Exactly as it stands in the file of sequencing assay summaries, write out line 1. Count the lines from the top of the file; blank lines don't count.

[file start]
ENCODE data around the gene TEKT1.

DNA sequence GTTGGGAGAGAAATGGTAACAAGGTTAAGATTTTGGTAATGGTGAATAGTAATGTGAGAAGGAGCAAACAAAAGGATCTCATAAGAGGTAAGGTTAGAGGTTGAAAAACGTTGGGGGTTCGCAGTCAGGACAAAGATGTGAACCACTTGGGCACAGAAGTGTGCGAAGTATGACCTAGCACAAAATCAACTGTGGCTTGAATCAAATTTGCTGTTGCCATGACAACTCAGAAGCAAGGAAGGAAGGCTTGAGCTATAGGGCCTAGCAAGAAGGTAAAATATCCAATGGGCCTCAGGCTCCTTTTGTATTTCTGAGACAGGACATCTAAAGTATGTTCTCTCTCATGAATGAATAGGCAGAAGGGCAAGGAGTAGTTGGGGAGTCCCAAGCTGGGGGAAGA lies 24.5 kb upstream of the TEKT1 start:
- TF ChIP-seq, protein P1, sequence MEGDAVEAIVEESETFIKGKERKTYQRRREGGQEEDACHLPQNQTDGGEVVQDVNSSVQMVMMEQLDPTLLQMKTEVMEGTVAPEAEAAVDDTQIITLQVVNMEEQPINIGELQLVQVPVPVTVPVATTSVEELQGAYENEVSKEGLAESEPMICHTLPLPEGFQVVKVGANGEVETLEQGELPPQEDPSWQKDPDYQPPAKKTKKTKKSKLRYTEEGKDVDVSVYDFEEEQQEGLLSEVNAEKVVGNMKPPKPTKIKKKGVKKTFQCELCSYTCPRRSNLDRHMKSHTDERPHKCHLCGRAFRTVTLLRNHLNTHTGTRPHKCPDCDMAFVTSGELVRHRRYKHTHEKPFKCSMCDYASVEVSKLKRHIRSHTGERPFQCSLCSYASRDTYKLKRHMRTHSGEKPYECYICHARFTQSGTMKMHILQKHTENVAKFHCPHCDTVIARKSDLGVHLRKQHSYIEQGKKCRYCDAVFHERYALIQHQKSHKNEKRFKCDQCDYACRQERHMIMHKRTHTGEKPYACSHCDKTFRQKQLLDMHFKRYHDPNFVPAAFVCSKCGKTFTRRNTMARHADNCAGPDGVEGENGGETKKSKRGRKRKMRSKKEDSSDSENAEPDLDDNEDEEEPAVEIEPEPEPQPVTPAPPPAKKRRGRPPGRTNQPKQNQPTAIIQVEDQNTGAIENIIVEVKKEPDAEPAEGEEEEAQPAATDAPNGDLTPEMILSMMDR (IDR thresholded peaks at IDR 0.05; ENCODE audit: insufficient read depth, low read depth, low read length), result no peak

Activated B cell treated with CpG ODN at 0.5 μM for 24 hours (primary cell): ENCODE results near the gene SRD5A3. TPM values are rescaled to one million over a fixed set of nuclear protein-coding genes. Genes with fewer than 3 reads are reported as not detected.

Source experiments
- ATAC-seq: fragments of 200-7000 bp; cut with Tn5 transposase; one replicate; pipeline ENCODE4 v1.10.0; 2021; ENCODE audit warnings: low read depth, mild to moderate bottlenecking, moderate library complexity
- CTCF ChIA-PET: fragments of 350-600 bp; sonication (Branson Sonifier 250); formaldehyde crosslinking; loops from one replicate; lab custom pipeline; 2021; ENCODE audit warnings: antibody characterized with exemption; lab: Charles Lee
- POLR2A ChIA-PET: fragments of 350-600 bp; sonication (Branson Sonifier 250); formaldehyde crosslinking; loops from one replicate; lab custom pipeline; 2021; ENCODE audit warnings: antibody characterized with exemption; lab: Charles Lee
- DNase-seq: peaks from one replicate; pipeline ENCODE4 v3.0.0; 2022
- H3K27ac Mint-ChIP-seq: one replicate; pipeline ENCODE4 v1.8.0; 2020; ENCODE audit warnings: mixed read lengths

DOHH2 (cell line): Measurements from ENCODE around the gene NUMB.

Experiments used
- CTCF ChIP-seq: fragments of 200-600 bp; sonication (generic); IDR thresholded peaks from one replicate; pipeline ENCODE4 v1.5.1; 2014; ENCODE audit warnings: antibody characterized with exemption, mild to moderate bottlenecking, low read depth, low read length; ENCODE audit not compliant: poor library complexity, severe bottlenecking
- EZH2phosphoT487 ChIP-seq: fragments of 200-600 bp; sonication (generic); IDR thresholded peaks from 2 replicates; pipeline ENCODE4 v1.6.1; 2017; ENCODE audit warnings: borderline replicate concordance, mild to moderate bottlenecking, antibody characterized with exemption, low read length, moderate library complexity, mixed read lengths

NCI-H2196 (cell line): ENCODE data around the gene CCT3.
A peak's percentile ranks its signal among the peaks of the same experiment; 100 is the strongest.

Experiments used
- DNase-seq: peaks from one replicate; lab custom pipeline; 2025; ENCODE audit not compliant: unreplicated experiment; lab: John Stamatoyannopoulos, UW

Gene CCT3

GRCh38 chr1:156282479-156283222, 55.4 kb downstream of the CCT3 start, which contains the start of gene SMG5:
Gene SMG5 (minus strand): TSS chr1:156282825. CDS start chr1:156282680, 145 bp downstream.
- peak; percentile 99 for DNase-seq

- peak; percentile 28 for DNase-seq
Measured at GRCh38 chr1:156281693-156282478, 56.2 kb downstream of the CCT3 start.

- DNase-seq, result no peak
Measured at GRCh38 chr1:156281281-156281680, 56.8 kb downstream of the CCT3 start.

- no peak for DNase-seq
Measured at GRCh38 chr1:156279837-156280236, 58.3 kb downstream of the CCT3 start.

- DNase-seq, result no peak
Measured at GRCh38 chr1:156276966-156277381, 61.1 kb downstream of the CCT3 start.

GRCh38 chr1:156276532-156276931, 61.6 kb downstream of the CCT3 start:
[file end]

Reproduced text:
ENCODE data around the gene TEKT1.